The Theory of Binocular Vision: Ewald Hering (1868) by Ewald HeringThe Theory of Binocular Vision: Ewald Hering (1868) by Ewald Hering

The Theory of Binocular Vision: Ewald Hering (1868)

byEwald Hering

Paperback | October 13, 2011

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The Theory of Binocular Vision is a book about neurological control theory. In this sense it was far ahead of its time, for the formal development of control theory was many decades in the future when this book appeared in 1868. Hering's principal concept is that the control of eye movements is greatly simplified if there is only one neurological control system commanding the 'double-eye' as a single organ. This idea leads directly to the first thorough exposition of what is now known as Hering's law, that the corresponding muscles of the two eyes are always equally innervated. As Hering eloquently states it, "one and the same impulse of will directs both eyes simultaneously as one can direct a pair of horses with single reins" (Ch. 2). The 19th Century The book was written during an exciting era for physiological research. Before the mid-19th century the study of physiology had been limited to isolated efforts by great men who worked largely without colleagues or organized laboratories. Now for the first time of inquiry, with many sensory physiology was becoming a living field groups working simultaneously on fundamental problems. Like the classical Greeks before them in philosophy, the physiologists of the 19th century were defining in a burst of creative energy the problems 1 2 Introduction which would shape subsequent inquiry; and like the Greeks, they produced a splendid period of science.
Title:The Theory of Binocular Vision: Ewald Hering (1868)Format:PaperbackDimensions:218 pagesPublished:October 13, 2011Publisher:Springer NatureLanguage:English

The following ISBNs are associated with this title:

ISBN - 10:1461341507

ISBN - 13:9781461341505

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Table of Contents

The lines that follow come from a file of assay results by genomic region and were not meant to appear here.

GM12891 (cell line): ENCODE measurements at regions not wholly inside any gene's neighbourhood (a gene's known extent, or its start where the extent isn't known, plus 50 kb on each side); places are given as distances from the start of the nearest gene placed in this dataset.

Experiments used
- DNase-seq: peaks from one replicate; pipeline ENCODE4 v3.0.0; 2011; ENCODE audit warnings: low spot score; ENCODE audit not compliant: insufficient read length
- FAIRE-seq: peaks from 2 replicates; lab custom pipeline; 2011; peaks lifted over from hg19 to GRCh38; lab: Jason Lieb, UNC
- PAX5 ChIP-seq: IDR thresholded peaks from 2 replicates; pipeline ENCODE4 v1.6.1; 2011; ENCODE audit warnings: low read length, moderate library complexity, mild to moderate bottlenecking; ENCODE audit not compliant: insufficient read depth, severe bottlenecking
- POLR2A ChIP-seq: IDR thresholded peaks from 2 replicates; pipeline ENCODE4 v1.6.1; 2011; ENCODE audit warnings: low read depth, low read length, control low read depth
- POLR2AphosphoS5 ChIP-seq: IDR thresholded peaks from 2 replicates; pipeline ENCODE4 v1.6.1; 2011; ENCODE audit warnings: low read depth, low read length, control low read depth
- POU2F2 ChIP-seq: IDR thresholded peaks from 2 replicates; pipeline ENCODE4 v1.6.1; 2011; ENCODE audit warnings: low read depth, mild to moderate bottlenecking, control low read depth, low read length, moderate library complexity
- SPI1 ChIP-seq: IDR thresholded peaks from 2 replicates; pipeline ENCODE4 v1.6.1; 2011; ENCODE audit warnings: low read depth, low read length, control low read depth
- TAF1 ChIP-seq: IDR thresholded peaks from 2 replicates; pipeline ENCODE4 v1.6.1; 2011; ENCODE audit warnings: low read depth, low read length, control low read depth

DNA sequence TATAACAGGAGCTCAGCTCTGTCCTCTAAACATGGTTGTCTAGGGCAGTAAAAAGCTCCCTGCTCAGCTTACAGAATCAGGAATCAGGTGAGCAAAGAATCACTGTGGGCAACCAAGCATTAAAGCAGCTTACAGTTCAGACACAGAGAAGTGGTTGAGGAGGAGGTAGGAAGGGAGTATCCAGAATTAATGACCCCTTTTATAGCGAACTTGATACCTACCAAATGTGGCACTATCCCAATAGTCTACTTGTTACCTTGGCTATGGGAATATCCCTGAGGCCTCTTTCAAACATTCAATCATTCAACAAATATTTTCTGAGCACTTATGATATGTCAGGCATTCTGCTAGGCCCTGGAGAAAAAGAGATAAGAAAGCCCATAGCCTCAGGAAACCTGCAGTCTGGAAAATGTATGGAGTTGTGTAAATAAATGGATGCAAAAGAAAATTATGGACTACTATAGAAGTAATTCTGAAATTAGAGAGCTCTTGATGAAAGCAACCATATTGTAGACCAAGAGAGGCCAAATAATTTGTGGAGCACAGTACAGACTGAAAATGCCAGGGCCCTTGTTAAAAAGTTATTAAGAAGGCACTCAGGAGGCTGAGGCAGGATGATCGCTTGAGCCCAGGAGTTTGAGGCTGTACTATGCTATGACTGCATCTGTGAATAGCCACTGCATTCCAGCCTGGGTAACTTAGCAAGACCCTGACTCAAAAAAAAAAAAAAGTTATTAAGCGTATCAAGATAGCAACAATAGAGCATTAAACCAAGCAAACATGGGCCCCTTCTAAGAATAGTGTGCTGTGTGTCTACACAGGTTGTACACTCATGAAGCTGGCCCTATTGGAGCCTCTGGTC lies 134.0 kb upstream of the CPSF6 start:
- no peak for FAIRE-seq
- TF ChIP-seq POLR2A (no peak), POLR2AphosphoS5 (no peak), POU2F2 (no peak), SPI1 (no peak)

Translator's Note.- Ch. 1 Introduction.- One On the Bifixation of the Double Eye.- Ch. 2 On the equal innervation of both eyes.- Ch. 3 Grounds for and against the assumption of an always equal innervation of both eyes.- Ch. 4 Proofs for equal innervation with unequal lateral movement.- Ch. 5 On the artificial upward or downward deviation of one eye.- Ch. 6 Proof that the compulsion to equal innervation of both eyes is inborn.- Ch. 7 On the motives of eye movement.- Ch. 8 On the innervation of the double eye.- Ch. 9 The basic law of innervation and muscle action.- Ch. 10 Proofs for the law of innervation.- Ch. 11 Deviations from the laws of muscle actions described in Chapter 9.- Ch. 12 On the fixation space of the double eye.- Commentary on Part One.- Two On the Orientation of the Double Eye.- Ch. 13 Mechanical prerequisites.- Ch. 14 The law of equal retinal position with equal fixation position.- Ch. 15 The law of orientation with parallel lines of sight.- Ch. 16 Determination of retinal position with afterimages.- Ch. 17 Determination of retinal position with binocular images.- Ch. 18 Investigation of retinal position with converging lines of sight.- Ch. 19 On the optical meaning of the orientation laws.- Commentary on Part Two.- Three On the Eye Muscles.- Ch. 20 Background about the eye muscles.- Ch. 21 On the single actions of the eye muscles.- Ch. 22 Mechanical proofs for the innervation law given in Chapter 10.- Four On the Accommodation of the Double Eye.- Ch. 24 On the equal innervation of both eyes.- Ch. 25 On the relationship between accommodation and convergence.- Ch. 26 On the artificial dissociation of the relationship between accommodation and convergence.- Ch. 27 On the origin of the relationship of accommodation and convergence.- Ch. 28 Pathology.- Commentary on Part Four.- Summary of the Modern Status of Hering's Law.- References.- References for Introduction and Commentaries.